As Bangladesh awaits the execution of Kamaruzzaman, too few are concerned about the flawed trial that heralded this verdict
As the forty-third Victory Day anniversary of Bangladesh is upon us, preparations are being made at the Dhaka Central Jail to execute the 62-year old Muhammad Kamaruzzaman, one of the Assistant Secretary-Generals of Bangladesh’s largest Islamic party, the Jamaat-e-Islami.
Since his party had opposed independence, the government intended to have Kamaruzzaman hanged before the Victory Day celebrations of December 16. But the judgment which was announced in open court on November 3 is yet to be signed. And much to the chagrin of the Prime Minister and her Law Minister, writing a judgment takes time and the prison authorities were reluctant to execute without a signed order. So the Law Minster, in an attempt to persuade the prison that Kamaruzzaman could be executed on the basis of an oral order, embarked on a marathon of press conferences. However, only days later he was compelled to eat his own words when the jail authorities, not convinced by the soundness of his arguments (and fearful of reprisals by future governments), decided to wait for the signed order instead.
This has come as a rude shock to the supporters of the ruling party and the vast majority of the journalists of this country. They feel cheated out of an execution. A number of online newspapers had already been speculating on who would be leading Kamaruzzaman’s funeral prayers and even on where he would finally be laid to rest. One foreign journalist, in order not to be outdone by his local colleagues, had started a real-time ‘Rolling Blog on Kamaruzzaman Execution.’ There was some activity on the blog for a week but now it has ground to a halt.
No one however, is really interested in examining whether Kamaruzzaman has had a fair trial or not. No one wants to know why Human Rights Watch has described the process as being ‘replete with fair trial concerns,’ or why international law experts such as Lord Carlile QC are calling the trials ‘hopelessly flawed.’ In fact, very few people actually know why Kamaruzzaman is being executed at all.
So why is Kamaruzzaman being executed? Well, on November 3, Bangladesh’s highest court confirmed his death sentence, passed earlier by the country’s controversial war crimes tribunal, on the charge of mass murder in the northern district of Sherpur. From the very beginning it was clear that the prosecution would be seeking a death sentence on this charge as it supported the government’s narrative of mass murder by members of opposition Jamaat-e-Islami during the Liberation War.
However, on October 1 2012 the prosecution case fell flat on its face when only one of the four listed witnesses turned up and even he failed to place Kamaruzzaman at the scene of the crime. What followed was a flurry of activity with investigators and even prosecutors themselves travelling up to the scene of the massacre to identify new witnesses. On October 8 the prosecution filed fresh statements of seven war widows. However, the statements prepared by the investigators revealed that none of the widows had seen Kamaruzzaman at the scene of the crime. But on October 11, when three of the war widows finally took the stand, they identified Kamaruzzaman as being present at the scene of the crime.
On cross examination it transpired that two of the three war widows had not named Kamaruzzaman in their earlier descriptions of the massacre to the author of a book which had been published only months before, in February 2012. Nor was his name mentioned in the statements of 13 other war widows, all of whom had described the massacre to the same author. And moreover, Kamaruzzaman had not been named in any of the pre-trial books on the massacre.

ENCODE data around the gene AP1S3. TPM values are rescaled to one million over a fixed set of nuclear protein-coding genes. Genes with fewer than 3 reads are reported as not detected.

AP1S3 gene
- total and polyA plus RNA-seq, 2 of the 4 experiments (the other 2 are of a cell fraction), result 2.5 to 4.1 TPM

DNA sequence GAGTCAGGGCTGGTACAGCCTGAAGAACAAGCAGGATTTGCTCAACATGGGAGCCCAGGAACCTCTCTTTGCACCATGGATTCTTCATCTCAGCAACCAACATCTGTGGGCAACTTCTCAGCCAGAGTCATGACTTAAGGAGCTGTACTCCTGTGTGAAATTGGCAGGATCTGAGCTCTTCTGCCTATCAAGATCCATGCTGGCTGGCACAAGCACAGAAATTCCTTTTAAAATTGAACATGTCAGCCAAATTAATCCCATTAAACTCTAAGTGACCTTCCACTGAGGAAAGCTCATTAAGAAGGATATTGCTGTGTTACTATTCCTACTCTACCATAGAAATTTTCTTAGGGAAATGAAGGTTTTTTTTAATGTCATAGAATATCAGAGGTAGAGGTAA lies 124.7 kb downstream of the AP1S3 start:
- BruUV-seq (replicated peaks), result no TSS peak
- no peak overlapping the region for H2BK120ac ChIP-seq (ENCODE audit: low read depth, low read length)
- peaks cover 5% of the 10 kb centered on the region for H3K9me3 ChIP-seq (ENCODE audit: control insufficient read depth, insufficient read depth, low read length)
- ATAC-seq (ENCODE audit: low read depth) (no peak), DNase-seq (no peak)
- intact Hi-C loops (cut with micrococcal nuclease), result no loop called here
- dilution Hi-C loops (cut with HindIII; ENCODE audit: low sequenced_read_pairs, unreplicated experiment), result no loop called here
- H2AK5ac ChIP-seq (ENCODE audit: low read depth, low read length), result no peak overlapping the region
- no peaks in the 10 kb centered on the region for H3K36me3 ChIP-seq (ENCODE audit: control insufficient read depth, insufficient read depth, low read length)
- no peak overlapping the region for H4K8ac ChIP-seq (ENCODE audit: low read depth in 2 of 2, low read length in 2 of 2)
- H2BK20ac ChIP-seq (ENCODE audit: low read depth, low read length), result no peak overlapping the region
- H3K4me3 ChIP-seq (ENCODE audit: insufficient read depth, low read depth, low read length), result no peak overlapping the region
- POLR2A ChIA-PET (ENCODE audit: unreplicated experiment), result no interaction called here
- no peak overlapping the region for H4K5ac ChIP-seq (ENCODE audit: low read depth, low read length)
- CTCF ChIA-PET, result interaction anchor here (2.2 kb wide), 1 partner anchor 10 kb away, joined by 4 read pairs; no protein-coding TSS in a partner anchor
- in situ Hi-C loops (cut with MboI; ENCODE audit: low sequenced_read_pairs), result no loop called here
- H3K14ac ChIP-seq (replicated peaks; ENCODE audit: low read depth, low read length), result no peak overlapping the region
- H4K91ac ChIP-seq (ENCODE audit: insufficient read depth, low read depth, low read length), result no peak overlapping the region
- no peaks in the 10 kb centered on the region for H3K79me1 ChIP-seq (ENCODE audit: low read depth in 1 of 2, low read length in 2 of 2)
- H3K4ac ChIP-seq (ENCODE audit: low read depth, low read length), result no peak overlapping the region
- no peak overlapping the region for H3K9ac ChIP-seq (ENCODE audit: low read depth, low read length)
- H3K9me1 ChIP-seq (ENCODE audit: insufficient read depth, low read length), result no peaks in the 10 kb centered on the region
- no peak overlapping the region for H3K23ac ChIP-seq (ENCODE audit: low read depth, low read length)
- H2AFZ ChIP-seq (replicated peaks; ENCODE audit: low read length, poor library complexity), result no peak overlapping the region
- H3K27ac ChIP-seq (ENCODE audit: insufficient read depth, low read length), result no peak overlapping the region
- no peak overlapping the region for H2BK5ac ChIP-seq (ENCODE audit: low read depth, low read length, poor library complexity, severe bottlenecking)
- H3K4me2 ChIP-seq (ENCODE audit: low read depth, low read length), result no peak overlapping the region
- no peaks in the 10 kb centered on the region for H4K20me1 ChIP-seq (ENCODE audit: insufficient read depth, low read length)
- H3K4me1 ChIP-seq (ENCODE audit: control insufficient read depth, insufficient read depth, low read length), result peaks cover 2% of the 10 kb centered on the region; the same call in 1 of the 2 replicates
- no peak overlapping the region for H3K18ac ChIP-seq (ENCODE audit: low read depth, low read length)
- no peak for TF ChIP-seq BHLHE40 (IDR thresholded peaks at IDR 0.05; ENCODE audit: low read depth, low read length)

So why did his name come up after 41 years? What has prompted this sudden and simultaneous recollection in the witness box of the same name by the three war widows? According to the defence, this was a clear case of witness tutoring. According to the prosecution, the explanation is to be found in the earlier case of Abdul Quader Molla, where a witness explained her failure to name the accused for over 40 years (even in a book authored by herself on the same event) by saying that she had been saving the truth for the witness box.
So how does one justify this execution? Supporters of the government, when faced with international criticism, gloss over the flaws in the prosecution’s case by describing them as procedural. One journalist even described the abduction of a defence witness as a procedural concern. Can the consistent failure by witnesses to name the accused during the course of over 41 years – including to the investigating officer less than a month before deposing – followed by their sudden blaming upon taking the stand of the then teenaged accused for one of the worst massacres of 1971, be described as procedural concerns? One suspects not. These are substantial issues which lend credence to some of the more serious concerns of human rights organisations and lawyers.
But lack of fair trial standards will be the last thing on the mind of most Bangladeshis this December. Many Bangladeshis, including a section of the younger generation, will just want to revel in the excitement of a hanging in the same obscene and violent manner of a year ago when Kamaruzzaman’s party colleague Abdul Quader Molla was executed. In a country short on entertainment, a hanging provides our modern day tricoteuses with a distraction from the everyday drudgery of their lives. And 24-hour news media with their real-time updates right up to the moment of the drop have made Madame Defarges of us all by providing a front row experience of the gallows.
Source: The Platform